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Farmers and restaurant owners fear future after 500% price increase on key menu staple: 'It's terrible'

"It'll take four or five years before we get back where we're supposed to be."

"It'll take four or five years before we get back where we're supposed to be."

Photo Credit: iStock

No matter what you call them, crawfish are a way of life in Louisiana and other southern states.

The Cajun delicacy, however, is on the brink. At least this year, diners with a craving for the crustaceans could come up empty. And if you're lucky enough to belly up to a pot stuffed with the suckers, it might cost an arm and a leg.

Also known as crayfish, mudbugs, crawdads, yabbies, and perhaps a dozen other names, crawfish will be in short supply, National Geographic reported Feb. 15. Backyard boilers, beware.

What has cost $2 or $3 per pound along the Gulf Coast over the last few years is now $10 to $20. "Scientists describe the toll on crawfish as one of climate change's impact on food systems," according to Nat Geo. 

Crawfish season is just beginning — harvested from November to July, the spiny lobsters in the South are usually combined with red potatoes and corn on the cob, boiled in Cajun spices, and dumped onto a table for easy pickings or served in simple baskets at shack-style restaurants.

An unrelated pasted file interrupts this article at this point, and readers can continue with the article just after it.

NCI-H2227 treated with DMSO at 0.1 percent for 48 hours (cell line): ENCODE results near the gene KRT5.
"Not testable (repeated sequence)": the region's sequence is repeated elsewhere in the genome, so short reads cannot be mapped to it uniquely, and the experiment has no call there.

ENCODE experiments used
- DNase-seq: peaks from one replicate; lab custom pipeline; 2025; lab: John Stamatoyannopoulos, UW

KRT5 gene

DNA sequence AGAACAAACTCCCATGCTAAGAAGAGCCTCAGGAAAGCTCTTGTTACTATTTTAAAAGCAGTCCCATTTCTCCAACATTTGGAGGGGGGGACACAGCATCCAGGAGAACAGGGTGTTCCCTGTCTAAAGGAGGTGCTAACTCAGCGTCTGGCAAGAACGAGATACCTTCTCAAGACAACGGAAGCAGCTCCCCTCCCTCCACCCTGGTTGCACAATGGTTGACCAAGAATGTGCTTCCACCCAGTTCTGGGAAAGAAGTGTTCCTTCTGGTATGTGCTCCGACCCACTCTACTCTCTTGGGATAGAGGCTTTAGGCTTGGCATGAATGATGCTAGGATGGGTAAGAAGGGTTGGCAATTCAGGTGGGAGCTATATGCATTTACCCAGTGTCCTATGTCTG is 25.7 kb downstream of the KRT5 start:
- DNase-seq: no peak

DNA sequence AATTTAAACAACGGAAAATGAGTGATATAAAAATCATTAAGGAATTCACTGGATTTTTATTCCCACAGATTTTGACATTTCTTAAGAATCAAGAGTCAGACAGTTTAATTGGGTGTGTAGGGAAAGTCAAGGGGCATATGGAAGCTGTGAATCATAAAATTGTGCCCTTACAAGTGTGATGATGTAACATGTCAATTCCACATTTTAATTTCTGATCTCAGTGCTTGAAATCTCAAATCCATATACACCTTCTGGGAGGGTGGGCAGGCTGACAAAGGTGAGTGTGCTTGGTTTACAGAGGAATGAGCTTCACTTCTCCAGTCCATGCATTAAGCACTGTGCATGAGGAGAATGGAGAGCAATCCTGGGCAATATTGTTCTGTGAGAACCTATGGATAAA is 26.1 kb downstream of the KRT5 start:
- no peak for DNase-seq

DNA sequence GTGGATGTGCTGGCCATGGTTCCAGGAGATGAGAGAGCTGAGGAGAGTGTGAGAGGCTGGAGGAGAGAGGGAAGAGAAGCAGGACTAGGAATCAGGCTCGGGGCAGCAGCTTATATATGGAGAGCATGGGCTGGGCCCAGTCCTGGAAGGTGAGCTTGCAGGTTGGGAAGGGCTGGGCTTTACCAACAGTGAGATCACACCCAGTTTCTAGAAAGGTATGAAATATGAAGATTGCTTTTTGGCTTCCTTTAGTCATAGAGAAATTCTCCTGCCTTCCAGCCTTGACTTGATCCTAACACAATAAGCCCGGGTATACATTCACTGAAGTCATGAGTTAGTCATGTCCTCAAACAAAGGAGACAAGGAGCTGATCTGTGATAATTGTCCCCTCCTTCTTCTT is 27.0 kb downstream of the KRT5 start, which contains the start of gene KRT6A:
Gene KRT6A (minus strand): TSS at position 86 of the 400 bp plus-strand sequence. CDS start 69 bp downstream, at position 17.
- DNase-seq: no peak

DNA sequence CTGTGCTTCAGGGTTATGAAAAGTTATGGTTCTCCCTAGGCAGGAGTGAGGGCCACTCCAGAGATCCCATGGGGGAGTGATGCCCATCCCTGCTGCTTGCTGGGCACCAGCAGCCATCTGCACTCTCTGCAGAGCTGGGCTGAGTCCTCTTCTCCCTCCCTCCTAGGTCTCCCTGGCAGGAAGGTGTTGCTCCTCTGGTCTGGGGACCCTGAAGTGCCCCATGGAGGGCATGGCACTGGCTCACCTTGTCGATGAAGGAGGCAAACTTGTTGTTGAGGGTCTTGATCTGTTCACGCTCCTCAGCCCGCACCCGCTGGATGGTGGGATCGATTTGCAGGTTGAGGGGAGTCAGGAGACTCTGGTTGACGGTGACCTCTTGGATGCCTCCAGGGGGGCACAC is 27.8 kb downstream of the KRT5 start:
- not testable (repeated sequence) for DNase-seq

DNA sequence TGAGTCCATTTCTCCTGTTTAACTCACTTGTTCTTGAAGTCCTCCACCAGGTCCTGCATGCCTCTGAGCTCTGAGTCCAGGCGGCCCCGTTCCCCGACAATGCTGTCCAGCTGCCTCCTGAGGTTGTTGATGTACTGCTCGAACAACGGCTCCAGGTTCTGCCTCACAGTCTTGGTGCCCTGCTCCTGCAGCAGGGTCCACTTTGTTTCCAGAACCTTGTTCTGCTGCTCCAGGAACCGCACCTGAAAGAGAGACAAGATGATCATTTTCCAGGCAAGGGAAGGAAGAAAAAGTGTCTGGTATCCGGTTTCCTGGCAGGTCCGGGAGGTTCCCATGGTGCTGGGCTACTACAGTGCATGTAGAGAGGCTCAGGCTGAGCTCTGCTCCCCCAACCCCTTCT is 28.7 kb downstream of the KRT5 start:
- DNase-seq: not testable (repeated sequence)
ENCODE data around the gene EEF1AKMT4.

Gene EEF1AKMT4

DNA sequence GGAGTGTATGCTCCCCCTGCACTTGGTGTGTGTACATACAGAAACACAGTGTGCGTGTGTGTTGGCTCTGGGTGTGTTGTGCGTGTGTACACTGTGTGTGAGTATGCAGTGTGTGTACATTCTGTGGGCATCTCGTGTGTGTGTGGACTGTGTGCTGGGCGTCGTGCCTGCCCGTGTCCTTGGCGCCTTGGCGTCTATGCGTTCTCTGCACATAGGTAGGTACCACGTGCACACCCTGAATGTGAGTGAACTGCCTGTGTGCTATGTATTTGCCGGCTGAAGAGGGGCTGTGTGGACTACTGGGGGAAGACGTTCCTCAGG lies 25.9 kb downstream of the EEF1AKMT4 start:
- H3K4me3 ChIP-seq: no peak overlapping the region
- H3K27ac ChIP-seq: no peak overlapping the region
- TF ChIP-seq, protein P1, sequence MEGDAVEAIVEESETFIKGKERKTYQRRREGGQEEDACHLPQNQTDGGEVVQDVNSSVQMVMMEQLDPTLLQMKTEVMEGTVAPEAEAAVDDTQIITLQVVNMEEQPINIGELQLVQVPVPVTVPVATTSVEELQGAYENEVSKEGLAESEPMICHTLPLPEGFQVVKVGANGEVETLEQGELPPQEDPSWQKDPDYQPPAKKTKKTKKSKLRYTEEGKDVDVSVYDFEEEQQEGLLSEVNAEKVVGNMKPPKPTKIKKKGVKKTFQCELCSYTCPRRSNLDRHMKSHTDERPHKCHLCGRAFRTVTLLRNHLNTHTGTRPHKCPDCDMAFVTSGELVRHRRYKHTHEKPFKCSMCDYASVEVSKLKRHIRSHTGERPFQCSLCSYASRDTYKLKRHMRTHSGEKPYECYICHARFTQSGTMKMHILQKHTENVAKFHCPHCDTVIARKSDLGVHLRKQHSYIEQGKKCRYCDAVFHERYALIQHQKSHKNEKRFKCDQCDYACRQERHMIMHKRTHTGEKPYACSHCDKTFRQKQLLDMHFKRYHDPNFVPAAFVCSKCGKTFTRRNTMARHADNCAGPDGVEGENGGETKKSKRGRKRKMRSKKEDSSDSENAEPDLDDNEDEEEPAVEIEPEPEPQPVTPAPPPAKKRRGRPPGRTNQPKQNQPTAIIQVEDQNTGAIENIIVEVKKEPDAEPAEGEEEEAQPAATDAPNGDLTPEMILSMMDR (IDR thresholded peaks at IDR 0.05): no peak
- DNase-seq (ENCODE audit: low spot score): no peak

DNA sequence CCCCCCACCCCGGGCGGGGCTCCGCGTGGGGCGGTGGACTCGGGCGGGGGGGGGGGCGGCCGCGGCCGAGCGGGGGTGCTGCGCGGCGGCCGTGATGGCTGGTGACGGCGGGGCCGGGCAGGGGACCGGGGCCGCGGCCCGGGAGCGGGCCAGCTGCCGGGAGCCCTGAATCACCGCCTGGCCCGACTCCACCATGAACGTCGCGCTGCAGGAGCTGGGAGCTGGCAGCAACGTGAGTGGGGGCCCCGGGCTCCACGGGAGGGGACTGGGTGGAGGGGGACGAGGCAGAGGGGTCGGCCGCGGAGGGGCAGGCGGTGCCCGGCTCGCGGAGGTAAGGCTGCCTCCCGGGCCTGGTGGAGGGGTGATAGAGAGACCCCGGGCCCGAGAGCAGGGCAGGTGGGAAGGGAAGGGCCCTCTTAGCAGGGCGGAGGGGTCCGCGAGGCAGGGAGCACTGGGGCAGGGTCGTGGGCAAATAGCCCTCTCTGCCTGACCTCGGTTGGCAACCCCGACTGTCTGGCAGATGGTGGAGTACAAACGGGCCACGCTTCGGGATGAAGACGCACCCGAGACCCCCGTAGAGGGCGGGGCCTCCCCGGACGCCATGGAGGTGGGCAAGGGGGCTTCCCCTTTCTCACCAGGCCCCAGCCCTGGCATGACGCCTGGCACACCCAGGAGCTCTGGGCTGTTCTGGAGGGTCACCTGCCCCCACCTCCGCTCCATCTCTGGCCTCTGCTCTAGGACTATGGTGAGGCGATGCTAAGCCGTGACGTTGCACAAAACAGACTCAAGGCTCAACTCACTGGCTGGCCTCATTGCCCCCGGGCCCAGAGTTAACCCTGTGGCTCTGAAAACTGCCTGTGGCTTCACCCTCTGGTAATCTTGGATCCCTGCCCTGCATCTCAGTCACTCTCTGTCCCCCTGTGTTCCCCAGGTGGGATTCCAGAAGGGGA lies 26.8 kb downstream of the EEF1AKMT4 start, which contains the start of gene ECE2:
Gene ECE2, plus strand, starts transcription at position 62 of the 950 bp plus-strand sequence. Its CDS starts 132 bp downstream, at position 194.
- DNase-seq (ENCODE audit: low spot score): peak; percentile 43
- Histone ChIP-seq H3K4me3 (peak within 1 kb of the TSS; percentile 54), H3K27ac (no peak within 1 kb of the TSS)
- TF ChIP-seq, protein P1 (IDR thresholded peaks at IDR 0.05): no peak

Nat Geo reported the 500% increase will be borne by blue-collar producers, restaurant owners, processors, and delivery truck drivers.

"We've only had 14 days of fishing under our belt since the first of the year, totaling about 2,500 pounds," fourth-generation crawfish farmer Zachary Hebert said. "I haven't even done the numbers, to be honest, because I just don't want to look at them.

"It's terrible."

The Bayou State produces 90% of the country's crawfish on average, per Nat Geo, with crawfish farms covering 300,000 acres (compared to 10,000 in the 1960s). Rising saltwater levels, however, have rendered 25% of that land unusable.

Louisiana is in a perilous position, too, and it could crush the industry. Texas has just 10,000 dedicated crawfish acres; Mississippi has 300.

Almost all of Louisiana was in extreme drought in September, which dried up the freshwater burrows that crawfish call home. Cold weather at the beginning of this year made things worse, pausing feeding and molting processes.

It could cost the state industry $140 million and the wider South even more.

"It'll take four or five years before we get back where we're supposed to be," Hebert said.

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